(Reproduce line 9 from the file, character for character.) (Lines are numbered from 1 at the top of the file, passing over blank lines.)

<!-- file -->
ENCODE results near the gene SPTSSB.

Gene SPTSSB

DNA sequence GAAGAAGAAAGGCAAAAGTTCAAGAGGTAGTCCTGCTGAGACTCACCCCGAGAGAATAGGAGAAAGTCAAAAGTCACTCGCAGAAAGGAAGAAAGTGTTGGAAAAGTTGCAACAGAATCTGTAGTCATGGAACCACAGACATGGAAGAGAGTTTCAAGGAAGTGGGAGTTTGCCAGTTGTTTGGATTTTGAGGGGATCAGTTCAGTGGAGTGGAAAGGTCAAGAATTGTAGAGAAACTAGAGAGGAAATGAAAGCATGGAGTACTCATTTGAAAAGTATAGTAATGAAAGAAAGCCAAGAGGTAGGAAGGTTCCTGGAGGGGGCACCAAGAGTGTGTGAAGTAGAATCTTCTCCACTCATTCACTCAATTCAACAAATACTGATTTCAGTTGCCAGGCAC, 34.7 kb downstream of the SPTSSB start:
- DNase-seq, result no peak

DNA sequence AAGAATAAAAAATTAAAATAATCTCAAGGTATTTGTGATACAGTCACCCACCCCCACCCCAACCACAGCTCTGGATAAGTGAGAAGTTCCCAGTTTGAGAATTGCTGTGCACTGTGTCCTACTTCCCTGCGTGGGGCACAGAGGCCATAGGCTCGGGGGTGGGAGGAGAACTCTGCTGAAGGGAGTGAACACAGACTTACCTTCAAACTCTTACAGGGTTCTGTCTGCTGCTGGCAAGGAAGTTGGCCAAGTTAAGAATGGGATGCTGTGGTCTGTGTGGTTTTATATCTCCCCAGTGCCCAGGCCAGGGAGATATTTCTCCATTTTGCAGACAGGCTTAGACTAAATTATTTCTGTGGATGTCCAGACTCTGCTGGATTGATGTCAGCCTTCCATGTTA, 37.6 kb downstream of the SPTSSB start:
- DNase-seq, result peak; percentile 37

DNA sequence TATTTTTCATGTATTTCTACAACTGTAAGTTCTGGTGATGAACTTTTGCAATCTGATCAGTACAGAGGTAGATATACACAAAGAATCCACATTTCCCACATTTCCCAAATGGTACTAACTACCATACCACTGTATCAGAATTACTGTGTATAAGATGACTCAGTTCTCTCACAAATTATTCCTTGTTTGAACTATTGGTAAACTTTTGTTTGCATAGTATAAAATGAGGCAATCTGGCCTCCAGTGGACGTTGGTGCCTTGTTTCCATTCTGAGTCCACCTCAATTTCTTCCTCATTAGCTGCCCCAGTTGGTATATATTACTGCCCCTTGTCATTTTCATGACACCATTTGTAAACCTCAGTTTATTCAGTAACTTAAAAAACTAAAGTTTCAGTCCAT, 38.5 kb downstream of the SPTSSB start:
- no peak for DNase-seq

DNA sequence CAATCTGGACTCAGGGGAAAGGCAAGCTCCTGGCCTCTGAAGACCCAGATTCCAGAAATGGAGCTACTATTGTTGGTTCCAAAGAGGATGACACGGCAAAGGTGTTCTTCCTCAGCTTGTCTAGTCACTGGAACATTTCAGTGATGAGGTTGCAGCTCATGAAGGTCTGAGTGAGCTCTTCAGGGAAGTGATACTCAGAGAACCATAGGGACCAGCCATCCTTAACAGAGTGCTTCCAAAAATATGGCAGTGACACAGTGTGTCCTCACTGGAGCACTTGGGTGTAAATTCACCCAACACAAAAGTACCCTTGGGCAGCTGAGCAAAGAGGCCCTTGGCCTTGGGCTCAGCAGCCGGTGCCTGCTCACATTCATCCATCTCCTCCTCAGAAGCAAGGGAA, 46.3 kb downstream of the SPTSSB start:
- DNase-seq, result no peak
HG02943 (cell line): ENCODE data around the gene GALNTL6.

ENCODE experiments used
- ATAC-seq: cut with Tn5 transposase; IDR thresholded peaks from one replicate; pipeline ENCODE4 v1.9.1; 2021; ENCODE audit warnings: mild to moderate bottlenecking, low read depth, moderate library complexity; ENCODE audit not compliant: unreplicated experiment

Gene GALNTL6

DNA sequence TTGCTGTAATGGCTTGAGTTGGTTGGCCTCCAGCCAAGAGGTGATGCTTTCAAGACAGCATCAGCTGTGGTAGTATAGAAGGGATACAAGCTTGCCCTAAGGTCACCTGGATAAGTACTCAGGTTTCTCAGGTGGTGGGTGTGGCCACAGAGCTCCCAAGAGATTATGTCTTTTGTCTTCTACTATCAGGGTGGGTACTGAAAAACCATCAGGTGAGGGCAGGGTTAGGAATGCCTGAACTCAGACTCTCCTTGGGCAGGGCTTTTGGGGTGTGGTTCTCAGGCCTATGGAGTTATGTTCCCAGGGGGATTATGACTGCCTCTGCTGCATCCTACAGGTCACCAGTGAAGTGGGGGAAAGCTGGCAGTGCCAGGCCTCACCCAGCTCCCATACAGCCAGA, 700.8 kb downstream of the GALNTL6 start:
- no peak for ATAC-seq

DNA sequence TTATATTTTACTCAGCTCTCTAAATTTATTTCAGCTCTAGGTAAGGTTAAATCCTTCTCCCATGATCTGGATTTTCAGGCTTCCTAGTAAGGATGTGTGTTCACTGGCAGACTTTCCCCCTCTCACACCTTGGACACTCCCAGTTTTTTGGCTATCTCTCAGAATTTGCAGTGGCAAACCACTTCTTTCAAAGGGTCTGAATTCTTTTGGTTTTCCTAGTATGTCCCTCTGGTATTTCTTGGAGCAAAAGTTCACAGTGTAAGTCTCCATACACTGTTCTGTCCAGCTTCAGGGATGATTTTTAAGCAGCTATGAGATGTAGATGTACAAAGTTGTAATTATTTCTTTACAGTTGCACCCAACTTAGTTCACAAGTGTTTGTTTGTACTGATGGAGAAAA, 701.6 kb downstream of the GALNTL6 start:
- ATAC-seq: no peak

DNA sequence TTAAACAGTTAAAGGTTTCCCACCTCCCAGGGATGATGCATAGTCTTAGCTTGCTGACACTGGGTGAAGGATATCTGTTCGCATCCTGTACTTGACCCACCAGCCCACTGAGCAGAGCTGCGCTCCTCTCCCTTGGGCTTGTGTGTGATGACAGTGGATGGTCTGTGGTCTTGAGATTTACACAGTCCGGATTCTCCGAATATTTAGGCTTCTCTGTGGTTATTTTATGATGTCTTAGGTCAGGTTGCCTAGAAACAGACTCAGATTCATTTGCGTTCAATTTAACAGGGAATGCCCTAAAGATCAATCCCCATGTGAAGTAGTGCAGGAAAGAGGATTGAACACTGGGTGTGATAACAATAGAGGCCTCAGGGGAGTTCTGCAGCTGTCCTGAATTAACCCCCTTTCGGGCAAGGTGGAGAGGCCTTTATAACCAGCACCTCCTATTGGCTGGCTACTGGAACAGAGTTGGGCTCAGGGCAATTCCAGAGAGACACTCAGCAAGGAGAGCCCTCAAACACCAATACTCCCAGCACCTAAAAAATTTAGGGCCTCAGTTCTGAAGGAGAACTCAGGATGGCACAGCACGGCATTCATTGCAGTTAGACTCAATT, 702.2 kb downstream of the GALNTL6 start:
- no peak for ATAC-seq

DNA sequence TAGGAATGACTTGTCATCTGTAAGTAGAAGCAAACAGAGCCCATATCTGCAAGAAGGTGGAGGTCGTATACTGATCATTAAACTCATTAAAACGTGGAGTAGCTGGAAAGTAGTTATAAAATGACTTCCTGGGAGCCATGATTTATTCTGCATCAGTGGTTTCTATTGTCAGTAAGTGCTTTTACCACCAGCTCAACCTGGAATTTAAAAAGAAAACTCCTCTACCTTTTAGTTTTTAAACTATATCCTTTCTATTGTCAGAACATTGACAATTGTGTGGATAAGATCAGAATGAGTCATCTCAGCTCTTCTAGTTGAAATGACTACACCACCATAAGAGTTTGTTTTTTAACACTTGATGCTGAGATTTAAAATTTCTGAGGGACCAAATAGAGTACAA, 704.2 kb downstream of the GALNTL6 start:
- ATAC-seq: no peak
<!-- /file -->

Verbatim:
DNA sequence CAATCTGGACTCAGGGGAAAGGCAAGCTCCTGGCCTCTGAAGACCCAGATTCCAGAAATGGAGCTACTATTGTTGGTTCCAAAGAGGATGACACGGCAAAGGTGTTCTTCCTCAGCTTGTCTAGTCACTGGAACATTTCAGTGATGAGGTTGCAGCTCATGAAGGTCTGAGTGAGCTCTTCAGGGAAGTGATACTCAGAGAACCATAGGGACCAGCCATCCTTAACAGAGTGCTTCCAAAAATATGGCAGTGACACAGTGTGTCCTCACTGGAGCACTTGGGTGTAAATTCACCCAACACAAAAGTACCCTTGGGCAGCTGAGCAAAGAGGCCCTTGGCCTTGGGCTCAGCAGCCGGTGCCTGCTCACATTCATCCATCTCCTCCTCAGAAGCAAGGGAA, 46.3 kb downstream of the SPTSSB start: